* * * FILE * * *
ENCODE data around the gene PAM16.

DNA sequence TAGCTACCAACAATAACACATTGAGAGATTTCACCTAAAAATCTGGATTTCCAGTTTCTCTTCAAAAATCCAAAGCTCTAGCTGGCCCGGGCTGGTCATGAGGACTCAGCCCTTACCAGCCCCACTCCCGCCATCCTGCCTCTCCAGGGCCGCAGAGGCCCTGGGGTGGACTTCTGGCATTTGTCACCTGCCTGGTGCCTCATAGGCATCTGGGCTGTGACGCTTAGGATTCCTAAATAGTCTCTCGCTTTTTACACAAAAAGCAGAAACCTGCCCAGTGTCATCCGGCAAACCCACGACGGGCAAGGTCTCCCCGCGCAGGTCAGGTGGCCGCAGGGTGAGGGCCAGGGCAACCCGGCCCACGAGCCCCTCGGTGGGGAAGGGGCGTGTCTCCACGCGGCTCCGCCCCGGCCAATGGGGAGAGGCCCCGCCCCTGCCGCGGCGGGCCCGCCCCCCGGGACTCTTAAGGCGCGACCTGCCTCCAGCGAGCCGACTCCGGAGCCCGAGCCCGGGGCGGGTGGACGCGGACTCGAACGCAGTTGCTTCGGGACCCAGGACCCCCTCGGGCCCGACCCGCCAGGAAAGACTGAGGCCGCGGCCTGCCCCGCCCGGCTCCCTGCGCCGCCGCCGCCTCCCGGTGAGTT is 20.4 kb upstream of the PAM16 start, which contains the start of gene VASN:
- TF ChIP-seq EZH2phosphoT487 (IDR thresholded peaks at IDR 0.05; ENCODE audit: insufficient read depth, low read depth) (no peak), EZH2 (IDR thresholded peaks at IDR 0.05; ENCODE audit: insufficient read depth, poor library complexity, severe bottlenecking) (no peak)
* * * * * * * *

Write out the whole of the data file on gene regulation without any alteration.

ENCODE data around the gene PAM16.

DNA sequence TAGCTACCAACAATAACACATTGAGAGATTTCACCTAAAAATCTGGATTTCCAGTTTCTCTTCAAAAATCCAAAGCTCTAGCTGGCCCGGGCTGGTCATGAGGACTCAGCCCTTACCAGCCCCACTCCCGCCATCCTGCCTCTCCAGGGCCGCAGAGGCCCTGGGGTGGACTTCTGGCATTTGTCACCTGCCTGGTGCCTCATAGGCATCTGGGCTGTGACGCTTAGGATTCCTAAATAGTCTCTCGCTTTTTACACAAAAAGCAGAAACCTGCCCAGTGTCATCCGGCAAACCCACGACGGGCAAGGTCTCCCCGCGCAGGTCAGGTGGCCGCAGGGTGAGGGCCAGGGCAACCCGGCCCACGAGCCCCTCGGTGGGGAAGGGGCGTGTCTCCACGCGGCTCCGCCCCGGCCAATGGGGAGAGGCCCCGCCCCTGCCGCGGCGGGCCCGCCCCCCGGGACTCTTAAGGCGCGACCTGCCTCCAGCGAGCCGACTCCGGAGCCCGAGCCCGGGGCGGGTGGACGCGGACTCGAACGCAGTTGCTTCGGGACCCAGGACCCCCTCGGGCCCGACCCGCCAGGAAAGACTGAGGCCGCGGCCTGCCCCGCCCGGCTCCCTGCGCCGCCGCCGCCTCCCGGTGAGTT is 20.4 kb upstream of the PAM16 start, which contains the start of gene VASN:
- TF ChIP-seq EZH2phosphoT487 (IDR thresholded peaks at IDR 0.05; ENCODE audit: insufficient read depth, low read depth) (no peak), EZH2 (IDR thresholded peaks at IDR 0.05; ENCODE audit: insufficient read depth, poor library complexity, severe bottlenecking) (no peak)